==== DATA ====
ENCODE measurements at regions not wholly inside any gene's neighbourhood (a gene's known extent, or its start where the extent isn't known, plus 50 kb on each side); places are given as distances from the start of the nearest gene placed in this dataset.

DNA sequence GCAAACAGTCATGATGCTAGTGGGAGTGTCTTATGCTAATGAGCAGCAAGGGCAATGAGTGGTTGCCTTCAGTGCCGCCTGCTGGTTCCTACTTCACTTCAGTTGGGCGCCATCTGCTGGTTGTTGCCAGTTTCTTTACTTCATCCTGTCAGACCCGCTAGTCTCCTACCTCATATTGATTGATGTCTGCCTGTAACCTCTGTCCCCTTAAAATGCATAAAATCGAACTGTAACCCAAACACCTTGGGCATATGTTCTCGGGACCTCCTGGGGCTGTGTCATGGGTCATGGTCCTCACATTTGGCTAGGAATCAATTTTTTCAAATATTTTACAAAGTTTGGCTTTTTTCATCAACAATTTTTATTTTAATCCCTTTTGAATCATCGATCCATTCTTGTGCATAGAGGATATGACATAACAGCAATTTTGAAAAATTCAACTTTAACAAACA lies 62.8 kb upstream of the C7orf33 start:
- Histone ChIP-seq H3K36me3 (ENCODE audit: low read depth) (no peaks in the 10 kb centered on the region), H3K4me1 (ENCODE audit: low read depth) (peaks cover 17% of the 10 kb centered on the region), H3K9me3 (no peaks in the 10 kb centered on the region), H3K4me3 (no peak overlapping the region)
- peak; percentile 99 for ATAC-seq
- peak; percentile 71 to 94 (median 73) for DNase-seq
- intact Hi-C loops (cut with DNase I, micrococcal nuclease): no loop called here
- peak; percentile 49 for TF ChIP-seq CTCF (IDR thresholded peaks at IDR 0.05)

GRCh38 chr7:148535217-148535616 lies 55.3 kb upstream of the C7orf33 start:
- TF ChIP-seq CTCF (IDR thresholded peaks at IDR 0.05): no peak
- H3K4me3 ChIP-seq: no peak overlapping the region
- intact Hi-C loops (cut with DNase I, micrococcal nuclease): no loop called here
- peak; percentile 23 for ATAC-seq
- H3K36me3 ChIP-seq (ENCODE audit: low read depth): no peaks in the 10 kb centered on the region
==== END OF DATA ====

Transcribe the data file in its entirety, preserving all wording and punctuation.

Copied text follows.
ENCODE measurements at regions not wholly inside any gene's neighbourhood (a gene's known extent, or its start where the extent isn't known, plus 50 kb on each side); places are given as distances from the start of the nearest gene placed in this dataset.

DNA sequence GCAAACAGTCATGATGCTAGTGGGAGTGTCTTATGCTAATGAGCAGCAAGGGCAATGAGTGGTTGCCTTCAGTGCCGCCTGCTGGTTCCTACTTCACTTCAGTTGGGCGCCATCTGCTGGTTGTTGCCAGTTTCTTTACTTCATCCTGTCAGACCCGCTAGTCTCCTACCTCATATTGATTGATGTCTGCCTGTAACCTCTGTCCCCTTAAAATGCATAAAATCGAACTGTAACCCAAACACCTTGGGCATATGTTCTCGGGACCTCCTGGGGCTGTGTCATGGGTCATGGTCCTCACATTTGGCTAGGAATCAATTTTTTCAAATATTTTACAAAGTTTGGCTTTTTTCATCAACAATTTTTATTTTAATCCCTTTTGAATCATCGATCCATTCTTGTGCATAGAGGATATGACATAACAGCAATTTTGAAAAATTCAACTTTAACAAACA lies 62.8 kb upstream of the C7orf33 start:
- Histone ChIP-seq H3K36me3 (ENCODE audit: low read depth) (no peaks in the 10 kb centered on the region), H3K4me1 (ENCODE audit: low read depth) (peaks cover 17% of the 10 kb centered on the region), H3K9me3 (no peaks in the 10 kb centered on the region), H3K4me3 (no peak overlapping the region)
- peak; percentile 99 for ATAC-seq
- peak; percentile 71 to 94 (median 73) for DNase-seq
- intact Hi-C loops (cut with DNase I, micrococcal nuclease): no loop called here
- peak; percentile 49 for TF ChIP-seq CTCF (IDR thresholded peaks at IDR 0.05)

GRCh38 chr7:148535217-148535616 lies 55.3 kb upstream of the C7orf33 start:
- TF ChIP-seq CTCF (IDR thresholded peaks at IDR 0.05): no peak
- H3K4me3 ChIP-seq: no peak overlapping the region
- intact Hi-C loops (cut with DNase I, micrococcal nuclease): no loop called here
- peak; percentile 23 for ATAC-seq
- H3K36me3 ChIP-seq (ENCODE audit: low read depth): no peaks in the 10 kb centered on the region